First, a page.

History of GAAPs
Without laid down rules and regulations, companies would present their financial information in their own ways. And with such freedom, they can present a company's financial information in their favor and mislead investors.
In 1929, The Great Depression caused financial hardships to many American Citizens resulting from inaccurate financial reporting in businesses. As a response, professional accounting groups and the federal government created ethical standards to guide businesses on financial reporting. Today, however, the FASB monitors and updates the GAAPs accurate and ethical. This board comprises seven members that are not involved in any other organization.
Importance of GAAPs
The following are the importance of GAAPs to investors, companies and other stakeholders:
GAAPs standardize all financial statements. They create the rules, assumptions, and regulations that businesses must follow when reporting information and statements. Additionally, they specify the time and mode in which the businesses should follow these guidelines.
2. Company Performance
GAAPs guidelines cover all scenarios possible. By doing that, they ensure that businesses report their true financial position in all transactions they undertake. Additionally, the consistency in these standards ensures that businesses report the actual performance over the years. And the fact that accounting policies do not keep on changing makes it easy to compare performance over a long period.
3. Language of Business
GAAPs are the official language of business. This means that they help businesses to communicate properly to all stakeholders. Since GAAPs standardize all financial statements, it is easy to compare different companies in the same industry. Moreover, shareholders and other stakeholders can analyse the progress of their business from one period to another.
All financial statements that conform to the GAAPs standards are reliable, especially for audits. Reliable audited statements help the management make decisions per the company's objectives.
GAAPs standards ensure that all businesses report useful transactions that help stake holders make informed decisions. Therefore, we can conclude that GAAPs minimizes the information that businesses should disclose without compromising transparency and accuracy.
6. Accountability on Spending
All businesses and government entities must follow GAAPs standards to ensure that stakeholders obtain details on money spent.
What are the Principles of GAAPs?
There are ten principles of GAAPs that demystify the mission of GAAPs rules and regulations.
1. Principle of Regularity
This principle states that all businesses and accounting personnel should apply GAAPs rules and regulations as a standard practice.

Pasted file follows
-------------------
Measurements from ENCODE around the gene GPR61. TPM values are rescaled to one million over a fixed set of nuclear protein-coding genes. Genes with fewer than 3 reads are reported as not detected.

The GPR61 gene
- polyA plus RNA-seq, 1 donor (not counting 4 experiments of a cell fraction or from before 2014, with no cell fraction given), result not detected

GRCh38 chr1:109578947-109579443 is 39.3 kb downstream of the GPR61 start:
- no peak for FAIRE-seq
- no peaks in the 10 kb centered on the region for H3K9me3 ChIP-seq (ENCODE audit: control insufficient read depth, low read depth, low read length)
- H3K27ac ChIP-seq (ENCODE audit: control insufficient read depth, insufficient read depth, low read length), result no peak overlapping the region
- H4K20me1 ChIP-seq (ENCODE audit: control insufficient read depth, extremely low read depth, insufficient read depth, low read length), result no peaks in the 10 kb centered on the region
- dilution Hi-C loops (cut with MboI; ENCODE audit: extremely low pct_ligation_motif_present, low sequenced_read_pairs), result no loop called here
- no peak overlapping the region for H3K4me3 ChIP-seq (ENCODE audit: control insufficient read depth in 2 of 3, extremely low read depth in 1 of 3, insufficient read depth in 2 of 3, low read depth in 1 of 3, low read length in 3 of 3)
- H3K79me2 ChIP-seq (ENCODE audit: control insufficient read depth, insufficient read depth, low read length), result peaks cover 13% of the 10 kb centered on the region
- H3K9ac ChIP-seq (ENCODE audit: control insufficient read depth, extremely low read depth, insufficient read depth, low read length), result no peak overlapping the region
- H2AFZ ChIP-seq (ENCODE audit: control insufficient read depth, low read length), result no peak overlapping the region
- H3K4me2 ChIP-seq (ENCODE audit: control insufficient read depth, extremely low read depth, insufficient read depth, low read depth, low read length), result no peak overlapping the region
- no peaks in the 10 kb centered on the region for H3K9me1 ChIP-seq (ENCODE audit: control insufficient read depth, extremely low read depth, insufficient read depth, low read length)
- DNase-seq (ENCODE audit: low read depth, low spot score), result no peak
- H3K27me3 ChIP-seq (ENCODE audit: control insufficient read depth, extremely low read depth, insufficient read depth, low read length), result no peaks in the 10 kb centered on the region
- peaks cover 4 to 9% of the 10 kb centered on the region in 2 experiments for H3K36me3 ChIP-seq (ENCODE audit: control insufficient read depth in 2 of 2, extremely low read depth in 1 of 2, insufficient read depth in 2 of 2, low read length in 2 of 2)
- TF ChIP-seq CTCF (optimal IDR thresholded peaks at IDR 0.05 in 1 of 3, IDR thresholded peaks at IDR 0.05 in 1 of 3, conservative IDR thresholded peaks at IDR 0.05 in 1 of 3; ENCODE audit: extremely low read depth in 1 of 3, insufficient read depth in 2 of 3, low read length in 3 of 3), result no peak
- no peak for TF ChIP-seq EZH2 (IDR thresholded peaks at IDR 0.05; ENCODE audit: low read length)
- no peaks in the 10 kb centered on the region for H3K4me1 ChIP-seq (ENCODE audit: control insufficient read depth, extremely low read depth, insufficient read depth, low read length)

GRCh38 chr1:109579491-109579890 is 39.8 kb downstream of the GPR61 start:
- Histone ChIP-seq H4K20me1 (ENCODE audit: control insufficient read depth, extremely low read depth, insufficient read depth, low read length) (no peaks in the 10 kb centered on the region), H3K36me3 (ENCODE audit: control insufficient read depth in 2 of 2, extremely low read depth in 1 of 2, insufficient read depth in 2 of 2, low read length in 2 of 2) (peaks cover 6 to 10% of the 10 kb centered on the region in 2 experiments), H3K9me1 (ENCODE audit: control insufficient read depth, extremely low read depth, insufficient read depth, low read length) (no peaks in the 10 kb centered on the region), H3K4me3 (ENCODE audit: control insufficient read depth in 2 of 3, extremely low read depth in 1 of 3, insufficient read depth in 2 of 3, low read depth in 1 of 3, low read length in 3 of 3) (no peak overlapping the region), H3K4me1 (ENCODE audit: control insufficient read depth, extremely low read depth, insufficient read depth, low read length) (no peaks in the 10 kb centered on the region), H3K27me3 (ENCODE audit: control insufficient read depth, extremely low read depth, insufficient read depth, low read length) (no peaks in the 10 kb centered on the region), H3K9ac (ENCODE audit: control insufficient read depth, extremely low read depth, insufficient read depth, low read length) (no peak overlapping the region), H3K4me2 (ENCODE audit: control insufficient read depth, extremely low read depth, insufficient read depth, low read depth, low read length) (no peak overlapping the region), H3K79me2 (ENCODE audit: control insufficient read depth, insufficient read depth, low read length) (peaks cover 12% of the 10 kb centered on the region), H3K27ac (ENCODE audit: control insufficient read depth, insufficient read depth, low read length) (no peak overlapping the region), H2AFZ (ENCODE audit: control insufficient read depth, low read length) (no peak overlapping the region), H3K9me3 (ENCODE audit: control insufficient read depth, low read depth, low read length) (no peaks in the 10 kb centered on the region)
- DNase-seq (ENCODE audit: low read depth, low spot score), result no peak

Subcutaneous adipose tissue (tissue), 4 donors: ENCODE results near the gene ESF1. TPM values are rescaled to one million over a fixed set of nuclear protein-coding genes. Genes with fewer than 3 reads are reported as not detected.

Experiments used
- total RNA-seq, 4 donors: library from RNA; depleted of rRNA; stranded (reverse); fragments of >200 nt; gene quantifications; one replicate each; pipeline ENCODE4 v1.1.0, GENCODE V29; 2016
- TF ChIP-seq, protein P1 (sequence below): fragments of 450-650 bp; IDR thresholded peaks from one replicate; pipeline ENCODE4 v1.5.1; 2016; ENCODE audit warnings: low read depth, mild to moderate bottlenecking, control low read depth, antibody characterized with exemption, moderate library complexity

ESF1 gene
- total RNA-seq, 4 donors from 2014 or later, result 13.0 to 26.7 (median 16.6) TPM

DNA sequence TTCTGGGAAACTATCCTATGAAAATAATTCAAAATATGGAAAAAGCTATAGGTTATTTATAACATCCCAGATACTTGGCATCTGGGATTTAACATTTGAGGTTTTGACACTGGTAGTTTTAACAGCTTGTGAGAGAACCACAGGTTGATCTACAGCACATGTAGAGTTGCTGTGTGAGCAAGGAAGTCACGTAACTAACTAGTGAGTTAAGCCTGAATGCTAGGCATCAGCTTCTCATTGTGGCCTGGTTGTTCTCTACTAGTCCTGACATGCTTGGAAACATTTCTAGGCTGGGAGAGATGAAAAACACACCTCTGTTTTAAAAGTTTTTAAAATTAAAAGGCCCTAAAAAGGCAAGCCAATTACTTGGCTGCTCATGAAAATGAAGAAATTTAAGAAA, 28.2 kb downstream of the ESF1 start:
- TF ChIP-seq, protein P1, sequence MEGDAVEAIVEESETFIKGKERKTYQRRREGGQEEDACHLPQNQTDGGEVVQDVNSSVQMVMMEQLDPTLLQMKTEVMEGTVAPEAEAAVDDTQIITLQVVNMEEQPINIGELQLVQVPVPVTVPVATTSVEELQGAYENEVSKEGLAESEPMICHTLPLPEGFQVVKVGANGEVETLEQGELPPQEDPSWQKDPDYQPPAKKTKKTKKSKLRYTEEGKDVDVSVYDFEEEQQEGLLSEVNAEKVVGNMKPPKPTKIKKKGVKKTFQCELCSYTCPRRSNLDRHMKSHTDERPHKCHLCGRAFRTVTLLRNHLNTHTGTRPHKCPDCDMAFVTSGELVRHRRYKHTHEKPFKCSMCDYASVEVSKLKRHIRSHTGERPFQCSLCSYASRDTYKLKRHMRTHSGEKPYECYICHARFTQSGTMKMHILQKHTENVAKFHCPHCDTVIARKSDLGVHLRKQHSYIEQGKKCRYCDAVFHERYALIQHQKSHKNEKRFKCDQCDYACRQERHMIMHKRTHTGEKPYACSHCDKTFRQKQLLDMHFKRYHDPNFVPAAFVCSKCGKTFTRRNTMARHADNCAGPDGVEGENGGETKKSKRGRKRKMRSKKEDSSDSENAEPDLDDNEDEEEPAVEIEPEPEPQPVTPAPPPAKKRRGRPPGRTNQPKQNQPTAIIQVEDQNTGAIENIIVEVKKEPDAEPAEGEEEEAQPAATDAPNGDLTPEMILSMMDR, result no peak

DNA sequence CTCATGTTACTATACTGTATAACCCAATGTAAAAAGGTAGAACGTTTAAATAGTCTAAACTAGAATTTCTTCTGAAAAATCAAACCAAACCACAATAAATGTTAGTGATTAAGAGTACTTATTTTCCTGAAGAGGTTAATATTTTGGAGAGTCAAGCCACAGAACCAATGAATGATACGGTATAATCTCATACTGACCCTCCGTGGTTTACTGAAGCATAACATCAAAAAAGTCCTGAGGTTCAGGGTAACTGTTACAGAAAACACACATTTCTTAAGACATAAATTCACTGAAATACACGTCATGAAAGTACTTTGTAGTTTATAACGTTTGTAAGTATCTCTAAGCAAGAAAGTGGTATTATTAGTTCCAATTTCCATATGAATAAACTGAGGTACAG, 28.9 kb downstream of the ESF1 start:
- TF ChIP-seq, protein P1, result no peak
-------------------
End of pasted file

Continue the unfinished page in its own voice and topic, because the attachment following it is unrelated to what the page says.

2. Principle of Consistency
All accounting personnel should make accounting entries exactly as stipulated. By applying these similar standards, they avoid discrepancies. If there are any changes in the entries, they are expected to explain the change.
3. Principle of Sincerity
According to this principle, all accountants should provide the entity's correct and accurate financial situation.
4. Principle of Permanence of Method
This principle ensures consistency in the procedures used in reporting financial information.
5. Principle of Non-Compensation
All businesses should disclose their full financial information, whether positive or negative. In other words, the accountant should get paid whether the report is positive or negative.
6. Principle of Prudence
The financial statements should show the business's financial position 'as it is' and not as speculations.
7. Principle of Continuity
Asset valuations and financial data collection should not interrupt the business’ operations. This principle assumes that the institution will continue to operate under the current practices even in the future.
8. Principle of Periodicity
All financial data should be organized and reported across the relevant periods. For instance, accountants should report income and expenses in their respective reporting periods.
9. Principle of Full Disclosure
While making financial reports, all accountants should fully disclose the financial and accounting facts.
10. Principle of Utmost Good Faith
This principle states that all parties should be honest when disclosing financial data collecting and reporting.
Adopting a single set of standards in the U.S simplifies the accounting procedures and gives stakeholders and auditors a cohesive view of finances. Outside the U.S, other countries follow similar rules and regulations known as International Financial Reporting Standards (IFRS).